Five months to the day after the City of Los Angeles’ highly touted and justly reviled Prop B. for solar power lost at the polls, the Department of Water and Power’s top wonkdom showed up at City Hall last week to explain what they planned to do instead to turn LA’s copious sunshine into useful energy.
Problem was, no one there seemed to expect them. The City Council’s Energy and Efficiency Committee did convene, and there was a DWP item on the agenda. But it had been so long since the committee had asked DWP topkick David Nahai to come up with a substitute plan–you might as well call it a Plan B for Prop. B — that some committee members had given up on ever hearing one. The press ignored the show too (which was repeated that afternoon at a DWP commission meeting).
So there you were last Tuesday, with a huge bureaucratic sequoia falling silently in the political forest. The only echo of which was a full color billboard outside City Hall. It showed our mayor and said that LA was “successful” in ending the dirty burning of coal. Actually that isn’t close to having happened yet. And Antonio will have stopped being mayor seven years before it is supposed to happen in 2020. I couldn’t figure out who paid for the billboard.
The new Plan B was not, in fact, all new — although it little resembled Prop. B. But first, a quick refresher course on that defunct initiative… Prop. B was apparently (the facts were never that clear) a proposal to give the DWP a monopoly installing a zillion new solar panels in LA. But many–including the neighborhood councils — saw the initiative as a super-costly boondoggle favoring the superbly salaried membership of the DWP’s all-powerful local of the International Brotherhood of Electrical Workers, which strongly supported the mayor’s re election bid. And who would get to do all that work of bringing us another 400 megawatts of power via rooftop solar. Then there was a leaked insider report that the project was going to cost a lot more than claimed.. As the skeptics accumulated, Prop. B’s backers fought back with too little, too late. So what sounded, on the surface, like a nice way to put LA on the road to clean solar power fizzled at the polls March 5.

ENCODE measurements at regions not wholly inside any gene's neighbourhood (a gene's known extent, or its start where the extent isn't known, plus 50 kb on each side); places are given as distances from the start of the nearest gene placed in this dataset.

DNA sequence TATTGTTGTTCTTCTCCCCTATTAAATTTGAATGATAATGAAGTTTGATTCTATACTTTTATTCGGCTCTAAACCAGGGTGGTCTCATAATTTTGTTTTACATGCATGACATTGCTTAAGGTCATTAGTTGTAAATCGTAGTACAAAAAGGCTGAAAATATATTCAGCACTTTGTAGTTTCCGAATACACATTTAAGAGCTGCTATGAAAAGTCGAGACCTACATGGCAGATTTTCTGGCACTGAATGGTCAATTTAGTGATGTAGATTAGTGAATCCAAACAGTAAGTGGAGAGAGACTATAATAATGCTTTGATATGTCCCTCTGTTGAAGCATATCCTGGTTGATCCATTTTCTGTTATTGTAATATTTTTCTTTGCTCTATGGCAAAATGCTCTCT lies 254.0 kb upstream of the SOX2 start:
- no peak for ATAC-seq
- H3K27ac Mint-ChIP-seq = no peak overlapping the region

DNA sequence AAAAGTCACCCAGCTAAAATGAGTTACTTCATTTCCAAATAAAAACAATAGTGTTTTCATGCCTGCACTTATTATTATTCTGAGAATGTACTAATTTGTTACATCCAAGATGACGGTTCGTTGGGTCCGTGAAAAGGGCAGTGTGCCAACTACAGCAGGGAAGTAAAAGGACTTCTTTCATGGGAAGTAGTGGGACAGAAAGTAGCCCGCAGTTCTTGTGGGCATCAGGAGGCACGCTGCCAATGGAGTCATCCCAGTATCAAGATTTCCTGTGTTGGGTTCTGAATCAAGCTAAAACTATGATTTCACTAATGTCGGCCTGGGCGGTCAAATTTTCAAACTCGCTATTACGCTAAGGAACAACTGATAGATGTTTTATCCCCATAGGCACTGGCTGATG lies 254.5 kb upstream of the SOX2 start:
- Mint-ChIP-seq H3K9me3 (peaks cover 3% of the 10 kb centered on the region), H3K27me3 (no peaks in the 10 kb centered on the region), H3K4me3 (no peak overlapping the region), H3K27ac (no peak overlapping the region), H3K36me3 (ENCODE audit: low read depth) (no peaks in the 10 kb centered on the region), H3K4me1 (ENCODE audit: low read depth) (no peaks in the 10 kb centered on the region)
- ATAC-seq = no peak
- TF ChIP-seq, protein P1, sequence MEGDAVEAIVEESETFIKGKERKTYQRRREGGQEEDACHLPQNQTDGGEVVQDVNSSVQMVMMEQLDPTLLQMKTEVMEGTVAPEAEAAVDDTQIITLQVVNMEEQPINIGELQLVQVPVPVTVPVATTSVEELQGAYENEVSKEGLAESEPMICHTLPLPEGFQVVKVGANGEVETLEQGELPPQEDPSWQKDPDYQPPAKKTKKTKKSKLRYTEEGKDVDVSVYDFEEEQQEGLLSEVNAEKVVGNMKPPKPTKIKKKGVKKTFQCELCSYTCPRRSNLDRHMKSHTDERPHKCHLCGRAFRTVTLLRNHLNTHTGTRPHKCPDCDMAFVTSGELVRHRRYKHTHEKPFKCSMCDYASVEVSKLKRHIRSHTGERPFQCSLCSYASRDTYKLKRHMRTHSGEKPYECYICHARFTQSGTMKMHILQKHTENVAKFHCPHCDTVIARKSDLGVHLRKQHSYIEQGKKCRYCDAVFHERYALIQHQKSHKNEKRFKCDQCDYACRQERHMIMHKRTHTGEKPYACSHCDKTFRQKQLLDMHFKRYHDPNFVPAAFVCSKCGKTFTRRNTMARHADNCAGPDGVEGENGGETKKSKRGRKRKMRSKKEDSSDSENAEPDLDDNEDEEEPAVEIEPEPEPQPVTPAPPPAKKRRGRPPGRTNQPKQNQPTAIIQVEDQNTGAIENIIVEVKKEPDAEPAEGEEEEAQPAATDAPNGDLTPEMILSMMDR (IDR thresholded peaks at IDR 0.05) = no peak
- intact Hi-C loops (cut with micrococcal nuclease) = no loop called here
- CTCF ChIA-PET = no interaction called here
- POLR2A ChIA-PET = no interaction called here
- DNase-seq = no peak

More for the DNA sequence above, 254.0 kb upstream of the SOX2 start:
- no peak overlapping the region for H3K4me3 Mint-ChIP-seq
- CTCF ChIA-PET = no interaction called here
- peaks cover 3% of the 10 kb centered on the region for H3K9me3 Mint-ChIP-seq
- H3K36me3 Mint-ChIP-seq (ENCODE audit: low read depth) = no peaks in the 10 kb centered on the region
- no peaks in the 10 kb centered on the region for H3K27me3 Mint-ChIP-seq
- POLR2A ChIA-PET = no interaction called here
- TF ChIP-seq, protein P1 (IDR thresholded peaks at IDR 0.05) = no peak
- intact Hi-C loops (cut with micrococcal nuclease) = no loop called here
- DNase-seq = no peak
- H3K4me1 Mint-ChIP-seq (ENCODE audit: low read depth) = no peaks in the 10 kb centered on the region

The Energy and Efficiency Committee three weeks later did a quick postmortem and singled out one key deficiency in Prop. B. It had been cooked up with a “lack of an inclusive public process” as the committee mildly put it. Then they asked for a replacement plan.
The semi-new result delivered last week offers gobs of public input–it plans public hearings literally from now to November. It also includes alternative ways of going solar–not just home rooftop panels but little solar co-ops in less affluent neighborhoods, huge solar arrays out in the surrounding deserts, and what seems to be (maybe I’m just being unduly optimistic) a more inclusive method of selecting possible panel installers. You can read it yourself on the DWP’s website–LADWP.com. If you happen to be a wonk yourself, much of this stuff, minus the public input, will be familiar. It’s from the DWP’s November Solar LA plan (It’s on the website too), which was kicked aside as as the politics-fueled Prop. B emerged at the end of last year.
There are still big problems, uncertainties and controversies; DWP figures it can make solar power the largest of LA’s electricity sources for around $1.6 billion. A consultant said it would cost more than twice that.. And any new costs could go to LA ratepayers, who are already paying a hike of over 20 percent in the past two years.
But solar has to happen, one way or the other. A few years after the 2020 deadline, coal powered electricity will be banned in California. That’s where over 40 percent of LA’s electricity now comes from (these power plants are out of state, so they only make smog for Arizona and Utah). If ratepayers want to keep rate increases at a minimum, they’d better attend some meetings and make themselves heard.
The DWP’s union seems to be out of the center of things this time out, interestingly enough. Maybe Antonio, now in his last possible term as mayor, figured the IBEW can’t really do much for him any more, wherever he goes next.